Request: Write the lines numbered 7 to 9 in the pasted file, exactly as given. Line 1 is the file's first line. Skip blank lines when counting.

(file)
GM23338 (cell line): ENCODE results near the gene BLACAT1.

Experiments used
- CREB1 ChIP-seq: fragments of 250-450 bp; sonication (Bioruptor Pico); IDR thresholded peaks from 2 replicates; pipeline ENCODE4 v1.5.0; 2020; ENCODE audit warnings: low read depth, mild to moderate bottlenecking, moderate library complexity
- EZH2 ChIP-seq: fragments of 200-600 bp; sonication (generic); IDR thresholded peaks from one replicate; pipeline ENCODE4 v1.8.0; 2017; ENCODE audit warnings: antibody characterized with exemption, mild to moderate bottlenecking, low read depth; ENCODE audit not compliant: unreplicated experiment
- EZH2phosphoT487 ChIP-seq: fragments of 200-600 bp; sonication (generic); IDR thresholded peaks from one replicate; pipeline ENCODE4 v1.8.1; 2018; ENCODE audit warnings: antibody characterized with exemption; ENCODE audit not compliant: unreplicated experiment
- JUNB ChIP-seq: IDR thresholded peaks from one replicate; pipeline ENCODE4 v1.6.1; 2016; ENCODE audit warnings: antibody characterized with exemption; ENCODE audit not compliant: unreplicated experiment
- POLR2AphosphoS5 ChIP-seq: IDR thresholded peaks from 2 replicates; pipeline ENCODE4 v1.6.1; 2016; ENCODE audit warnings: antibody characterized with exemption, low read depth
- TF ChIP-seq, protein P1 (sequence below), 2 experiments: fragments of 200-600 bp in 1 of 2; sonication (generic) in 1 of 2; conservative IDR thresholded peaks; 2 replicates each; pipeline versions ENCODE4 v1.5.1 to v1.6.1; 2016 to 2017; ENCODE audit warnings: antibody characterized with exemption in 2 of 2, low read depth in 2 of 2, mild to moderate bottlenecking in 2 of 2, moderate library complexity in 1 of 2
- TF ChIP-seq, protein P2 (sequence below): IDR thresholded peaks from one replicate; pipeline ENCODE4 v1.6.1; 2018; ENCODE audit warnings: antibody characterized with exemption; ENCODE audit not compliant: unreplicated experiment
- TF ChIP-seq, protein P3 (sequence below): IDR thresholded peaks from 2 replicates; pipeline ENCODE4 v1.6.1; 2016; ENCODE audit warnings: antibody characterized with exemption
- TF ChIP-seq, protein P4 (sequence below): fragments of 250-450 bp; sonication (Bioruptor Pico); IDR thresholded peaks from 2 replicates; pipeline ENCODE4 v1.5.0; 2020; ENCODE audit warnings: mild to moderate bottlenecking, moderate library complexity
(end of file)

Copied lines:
- POLR2AphosphoS5 ChIP-seq: IDR thresholded peaks from 2 replicates; pipeline ENCODE4 v1.6.1; 2016; ENCODE audit warnings: antibody characterized with exemption, low read depth
- TF ChIP-seq, protein P1 (sequence below), 2 experiments: fragments of 200-600 bp in 1 of 2; sonication (generic) in 1 of 2; conservative IDR thresholded peaks; 2 replicates each; pipeline versions ENCODE4 v1.5.1 to v1.6.1; 2016 to 2017; ENCODE audit warnings: antibody characterized with exemption in 2 of 2, low read depth in 2 of 2, mild to moderate bottlenecking in 2 of 2, moderate library complexity in 1 of 2
- TF ChIP-seq, protein P2 (sequence below): IDR thresholded peaks from one replicate; pipeline ENCODE4 v1.6.1; 2018; ENCODE audit warnings: antibody characterized with exemption; ENCODE audit not compliant: unreplicated experiment